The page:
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Find the equation of the normal line of the given parabola that is parallel to a line

  • Thread starter illjazz
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  • #1
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Homework Statement


Find an equation of the normal line to the parabola y = x^2 - 5x + 4 that is parallel to the line x - 3y = 5.


Homework Equations


? All that is relevant is mentioned below AFAIK.


The Attempt at a Solution


Here is my attempt: http://screencast.com/t/oXxI6JPHv

My book says the solution is supposed to be
y = 1/3x - 1/3

I also found this: http://answers.yahoo.com/question/i...L8aRlYEjzKIX;_ylv=3?qid=20071125140023AAebnO1

It's the exact same problem and algebraically, I arrive at the same results as the person who answered the question there.

I also don't see that the negative reciprocal of the slope was taken anywhere. After all, I need to find the equation of the normal line to the parabola and not the equation of the tangent line. What am I missing?
 
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Answers and Replies

  • #2
rock.freak667
Homework Helper
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The gradient of the normal is 1/3. So the gradient of the tangent to the parabola is **?
And you want to find the point where the gradient of the tangent is ** i.e. y/=**
 
  • #3
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The gradient of the normal is 1/3. So the gradient of the tangent to the parabola is **?
And you want to find the point where the gradient of the tangent is ** i.e. y/=**
Eh? Gradient? This problem is from section 3.1 in Calculus Concepts & Contexts, 3rd ed. by James Stewart, and I just double-checked.. there is no mention of the term "gradient" anywhere in there.

I don't doubt that what you've suggested is correct--I'm just saying that I'm not familiar with the concept of the gradient at all.
 
  • #4
rock.freak667
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Gradient is the same as slope.
 
  • #5
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Gradient is the same as slope.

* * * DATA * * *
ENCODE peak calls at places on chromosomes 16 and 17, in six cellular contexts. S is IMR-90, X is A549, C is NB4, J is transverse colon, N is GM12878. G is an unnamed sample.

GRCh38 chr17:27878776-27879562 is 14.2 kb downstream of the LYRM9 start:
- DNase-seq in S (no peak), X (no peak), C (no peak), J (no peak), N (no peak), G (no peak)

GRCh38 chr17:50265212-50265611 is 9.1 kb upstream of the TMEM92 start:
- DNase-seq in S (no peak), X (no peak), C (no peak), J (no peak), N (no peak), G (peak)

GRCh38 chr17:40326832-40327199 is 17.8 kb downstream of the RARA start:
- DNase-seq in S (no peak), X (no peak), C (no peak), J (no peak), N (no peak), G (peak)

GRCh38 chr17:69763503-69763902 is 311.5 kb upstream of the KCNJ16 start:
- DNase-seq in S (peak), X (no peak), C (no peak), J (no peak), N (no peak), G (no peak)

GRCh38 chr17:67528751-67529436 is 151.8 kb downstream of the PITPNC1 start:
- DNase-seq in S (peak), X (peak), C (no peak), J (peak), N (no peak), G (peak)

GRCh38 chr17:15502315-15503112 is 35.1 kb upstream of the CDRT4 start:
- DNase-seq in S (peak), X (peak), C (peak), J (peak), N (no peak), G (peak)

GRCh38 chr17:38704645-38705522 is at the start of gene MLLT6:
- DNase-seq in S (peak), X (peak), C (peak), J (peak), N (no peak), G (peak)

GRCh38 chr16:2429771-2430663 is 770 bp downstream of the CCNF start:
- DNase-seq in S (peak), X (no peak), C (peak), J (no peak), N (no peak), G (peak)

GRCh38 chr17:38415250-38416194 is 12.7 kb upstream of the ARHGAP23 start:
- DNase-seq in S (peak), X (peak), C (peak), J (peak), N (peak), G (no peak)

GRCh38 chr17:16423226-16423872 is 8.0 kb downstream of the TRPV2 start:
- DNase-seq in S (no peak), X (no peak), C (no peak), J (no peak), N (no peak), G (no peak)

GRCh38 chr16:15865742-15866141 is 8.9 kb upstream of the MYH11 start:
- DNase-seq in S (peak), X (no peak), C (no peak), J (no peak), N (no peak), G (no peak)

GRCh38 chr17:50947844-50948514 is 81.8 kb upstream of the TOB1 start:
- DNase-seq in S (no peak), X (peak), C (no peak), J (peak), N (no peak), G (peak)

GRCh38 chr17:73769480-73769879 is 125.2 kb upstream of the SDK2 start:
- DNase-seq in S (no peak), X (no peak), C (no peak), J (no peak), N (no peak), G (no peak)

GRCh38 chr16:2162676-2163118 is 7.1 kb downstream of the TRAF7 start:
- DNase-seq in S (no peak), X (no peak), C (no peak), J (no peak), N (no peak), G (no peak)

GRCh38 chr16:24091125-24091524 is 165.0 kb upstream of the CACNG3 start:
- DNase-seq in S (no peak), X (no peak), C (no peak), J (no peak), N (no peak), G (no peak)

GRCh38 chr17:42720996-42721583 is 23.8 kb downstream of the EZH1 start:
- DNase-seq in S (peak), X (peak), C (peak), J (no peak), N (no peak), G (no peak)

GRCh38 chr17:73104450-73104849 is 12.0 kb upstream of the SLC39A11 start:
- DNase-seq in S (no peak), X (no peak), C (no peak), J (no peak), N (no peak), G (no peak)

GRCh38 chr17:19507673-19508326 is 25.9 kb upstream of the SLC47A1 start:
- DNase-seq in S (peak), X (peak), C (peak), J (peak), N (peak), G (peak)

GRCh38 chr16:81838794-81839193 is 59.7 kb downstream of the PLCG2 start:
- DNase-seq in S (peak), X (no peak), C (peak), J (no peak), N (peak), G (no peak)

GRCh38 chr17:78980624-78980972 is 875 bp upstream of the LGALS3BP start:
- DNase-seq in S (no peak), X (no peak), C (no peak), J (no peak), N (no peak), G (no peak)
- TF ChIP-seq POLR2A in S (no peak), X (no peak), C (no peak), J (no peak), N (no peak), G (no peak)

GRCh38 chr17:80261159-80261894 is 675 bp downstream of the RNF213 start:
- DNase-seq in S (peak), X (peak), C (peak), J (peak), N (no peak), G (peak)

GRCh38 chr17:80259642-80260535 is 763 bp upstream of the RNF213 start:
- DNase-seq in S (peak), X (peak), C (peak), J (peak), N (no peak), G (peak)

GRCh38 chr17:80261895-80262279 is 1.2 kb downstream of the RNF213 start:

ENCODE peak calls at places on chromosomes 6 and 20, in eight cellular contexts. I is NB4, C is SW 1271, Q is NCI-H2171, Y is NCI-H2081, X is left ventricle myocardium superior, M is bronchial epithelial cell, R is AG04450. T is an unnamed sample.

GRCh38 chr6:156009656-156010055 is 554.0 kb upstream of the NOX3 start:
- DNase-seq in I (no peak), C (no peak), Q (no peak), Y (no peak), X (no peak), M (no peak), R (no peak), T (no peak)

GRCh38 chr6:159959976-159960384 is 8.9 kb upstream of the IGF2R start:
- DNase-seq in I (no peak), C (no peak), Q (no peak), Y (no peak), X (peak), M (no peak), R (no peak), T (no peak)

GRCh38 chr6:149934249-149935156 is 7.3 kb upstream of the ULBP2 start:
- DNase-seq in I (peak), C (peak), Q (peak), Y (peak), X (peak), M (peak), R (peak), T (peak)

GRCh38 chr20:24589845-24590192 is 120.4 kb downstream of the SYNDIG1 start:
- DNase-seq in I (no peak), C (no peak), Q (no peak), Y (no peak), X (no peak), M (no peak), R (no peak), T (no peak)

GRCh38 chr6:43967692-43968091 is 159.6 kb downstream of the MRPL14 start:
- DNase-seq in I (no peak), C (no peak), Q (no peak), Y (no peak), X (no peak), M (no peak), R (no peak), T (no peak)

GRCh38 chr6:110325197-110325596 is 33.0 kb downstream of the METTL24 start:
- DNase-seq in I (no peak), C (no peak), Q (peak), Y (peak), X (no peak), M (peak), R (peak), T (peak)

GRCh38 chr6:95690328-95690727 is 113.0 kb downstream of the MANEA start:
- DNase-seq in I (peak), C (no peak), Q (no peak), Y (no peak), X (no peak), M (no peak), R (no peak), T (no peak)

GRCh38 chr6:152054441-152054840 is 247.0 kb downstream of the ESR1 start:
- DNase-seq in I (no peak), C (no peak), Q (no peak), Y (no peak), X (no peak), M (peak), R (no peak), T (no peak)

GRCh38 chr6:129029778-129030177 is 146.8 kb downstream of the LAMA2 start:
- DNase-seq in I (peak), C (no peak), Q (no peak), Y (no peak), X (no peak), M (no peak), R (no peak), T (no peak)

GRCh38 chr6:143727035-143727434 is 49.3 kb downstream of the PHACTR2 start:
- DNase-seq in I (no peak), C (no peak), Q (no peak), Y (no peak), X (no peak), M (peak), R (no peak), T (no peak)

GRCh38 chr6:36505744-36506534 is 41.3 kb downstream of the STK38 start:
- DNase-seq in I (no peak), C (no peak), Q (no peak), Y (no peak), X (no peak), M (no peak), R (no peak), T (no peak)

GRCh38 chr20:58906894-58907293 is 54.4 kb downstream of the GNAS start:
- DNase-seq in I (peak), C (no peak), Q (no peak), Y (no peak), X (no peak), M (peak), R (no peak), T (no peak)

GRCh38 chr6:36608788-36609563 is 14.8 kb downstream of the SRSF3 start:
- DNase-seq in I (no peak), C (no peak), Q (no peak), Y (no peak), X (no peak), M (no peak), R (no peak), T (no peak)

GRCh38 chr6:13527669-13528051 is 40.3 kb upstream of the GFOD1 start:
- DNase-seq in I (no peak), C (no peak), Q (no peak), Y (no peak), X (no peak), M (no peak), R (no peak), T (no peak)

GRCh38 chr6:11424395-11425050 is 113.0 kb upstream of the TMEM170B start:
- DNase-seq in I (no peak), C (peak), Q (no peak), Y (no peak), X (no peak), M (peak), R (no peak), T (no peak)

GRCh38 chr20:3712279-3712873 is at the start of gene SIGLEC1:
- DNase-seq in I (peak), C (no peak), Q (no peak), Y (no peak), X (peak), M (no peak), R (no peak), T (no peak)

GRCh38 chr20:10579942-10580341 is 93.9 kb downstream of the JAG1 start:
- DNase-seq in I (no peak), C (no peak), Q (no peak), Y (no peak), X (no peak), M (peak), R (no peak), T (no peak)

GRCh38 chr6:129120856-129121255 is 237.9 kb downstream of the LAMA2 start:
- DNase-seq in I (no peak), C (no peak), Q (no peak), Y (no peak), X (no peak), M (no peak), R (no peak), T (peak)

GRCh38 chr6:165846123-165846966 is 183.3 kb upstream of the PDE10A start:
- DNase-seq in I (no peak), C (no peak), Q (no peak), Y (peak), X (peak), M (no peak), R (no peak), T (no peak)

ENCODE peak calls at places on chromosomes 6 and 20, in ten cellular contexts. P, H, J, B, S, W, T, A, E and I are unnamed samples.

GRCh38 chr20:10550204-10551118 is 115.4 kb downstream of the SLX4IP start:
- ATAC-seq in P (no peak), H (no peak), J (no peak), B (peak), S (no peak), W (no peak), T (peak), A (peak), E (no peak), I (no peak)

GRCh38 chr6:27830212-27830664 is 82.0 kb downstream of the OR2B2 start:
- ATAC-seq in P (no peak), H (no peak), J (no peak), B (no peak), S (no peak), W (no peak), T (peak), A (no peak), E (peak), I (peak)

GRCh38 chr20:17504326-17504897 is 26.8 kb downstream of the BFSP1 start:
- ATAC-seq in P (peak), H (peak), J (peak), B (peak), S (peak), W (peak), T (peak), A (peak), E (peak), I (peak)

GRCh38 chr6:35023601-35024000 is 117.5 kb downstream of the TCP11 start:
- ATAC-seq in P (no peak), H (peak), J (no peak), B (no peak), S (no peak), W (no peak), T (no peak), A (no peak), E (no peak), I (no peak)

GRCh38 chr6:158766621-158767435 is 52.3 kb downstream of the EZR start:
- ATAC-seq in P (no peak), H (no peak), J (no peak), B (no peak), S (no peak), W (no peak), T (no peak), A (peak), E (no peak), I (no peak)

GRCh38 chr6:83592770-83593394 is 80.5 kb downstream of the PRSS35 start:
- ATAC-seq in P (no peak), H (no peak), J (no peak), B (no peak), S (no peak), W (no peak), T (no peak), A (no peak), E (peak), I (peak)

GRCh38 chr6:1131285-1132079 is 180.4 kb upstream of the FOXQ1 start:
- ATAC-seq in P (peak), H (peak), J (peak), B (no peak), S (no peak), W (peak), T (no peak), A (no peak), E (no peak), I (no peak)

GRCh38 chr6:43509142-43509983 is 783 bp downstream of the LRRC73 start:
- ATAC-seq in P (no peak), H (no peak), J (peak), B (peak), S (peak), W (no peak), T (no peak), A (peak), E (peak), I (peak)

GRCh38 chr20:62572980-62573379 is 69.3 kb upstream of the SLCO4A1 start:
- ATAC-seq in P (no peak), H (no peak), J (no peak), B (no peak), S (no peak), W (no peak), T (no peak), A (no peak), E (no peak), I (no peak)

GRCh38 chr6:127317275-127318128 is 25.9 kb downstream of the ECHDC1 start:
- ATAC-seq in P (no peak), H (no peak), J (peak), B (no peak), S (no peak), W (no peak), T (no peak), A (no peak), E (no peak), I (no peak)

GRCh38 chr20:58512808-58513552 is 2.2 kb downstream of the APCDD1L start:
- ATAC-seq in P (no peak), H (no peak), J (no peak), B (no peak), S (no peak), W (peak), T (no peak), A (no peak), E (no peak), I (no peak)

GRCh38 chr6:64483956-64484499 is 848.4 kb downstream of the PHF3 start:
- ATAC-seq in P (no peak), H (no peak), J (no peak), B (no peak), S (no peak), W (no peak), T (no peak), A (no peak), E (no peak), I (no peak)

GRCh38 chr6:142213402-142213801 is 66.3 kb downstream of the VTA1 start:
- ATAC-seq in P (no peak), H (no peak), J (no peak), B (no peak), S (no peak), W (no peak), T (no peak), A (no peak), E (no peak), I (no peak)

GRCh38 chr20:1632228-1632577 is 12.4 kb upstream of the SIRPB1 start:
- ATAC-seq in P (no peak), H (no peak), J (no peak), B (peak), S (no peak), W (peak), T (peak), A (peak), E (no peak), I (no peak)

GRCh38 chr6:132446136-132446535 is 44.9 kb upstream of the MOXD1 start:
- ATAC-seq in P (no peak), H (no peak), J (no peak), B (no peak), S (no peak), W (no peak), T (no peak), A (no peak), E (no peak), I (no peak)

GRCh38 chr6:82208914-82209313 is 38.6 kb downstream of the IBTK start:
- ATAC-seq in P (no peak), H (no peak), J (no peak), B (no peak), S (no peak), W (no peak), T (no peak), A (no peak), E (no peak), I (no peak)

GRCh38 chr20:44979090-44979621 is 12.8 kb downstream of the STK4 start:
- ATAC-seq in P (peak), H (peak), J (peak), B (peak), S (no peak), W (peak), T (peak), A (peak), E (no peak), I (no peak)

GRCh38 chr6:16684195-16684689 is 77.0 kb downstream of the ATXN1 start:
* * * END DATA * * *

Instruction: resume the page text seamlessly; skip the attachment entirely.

Whoops! Thank you.

So, if the slope of the normal line is 1/3 and the slope of the normal line is the negative reciprocal of the slope of the tangent line, I assume I can apply the same idea in reverse? In other words, if the slope of the normal is 1/3, would the slope of the tangent then be -3?

Taking the first derivative of the original function, I thought, gives the equation for the rate of change of that function.. i.e., the equation for the tangent line at a given point. What I find a bit confusing is what meaning the derivative of a function has when it is taken WITHOUT a point on the curve. I guess it just means the general formula one can use to find the slope at a specific point when the coordinates of this point are given, correct?

Further, it appears that I don't really have to bother thinking about the tangent here at all, since it looks like we are skipping to finding the normal line's equation directly.

What's bothering me is that I don't see what I am missing. My calculations are correct as far as I can tell and yet I still do not end up at 1/3x - 1/3, which is what my book shows as the solution to this problem.
 
  • #6
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What # is this in your book? I'm getting the same answer as the yahoo post. If you graph the solution your book gives you, it doesn't even come close to touching your parabola.
 
  • #7
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What # is this in your book? I'm getting the same answer as the yahoo post. If you graph the solution your book gives you, it doesn't even come close to touching your parabola.
It's #51 in section 3.1, (exercises start on p. 190).
 
  • #8
rock.freak667
Homework Helper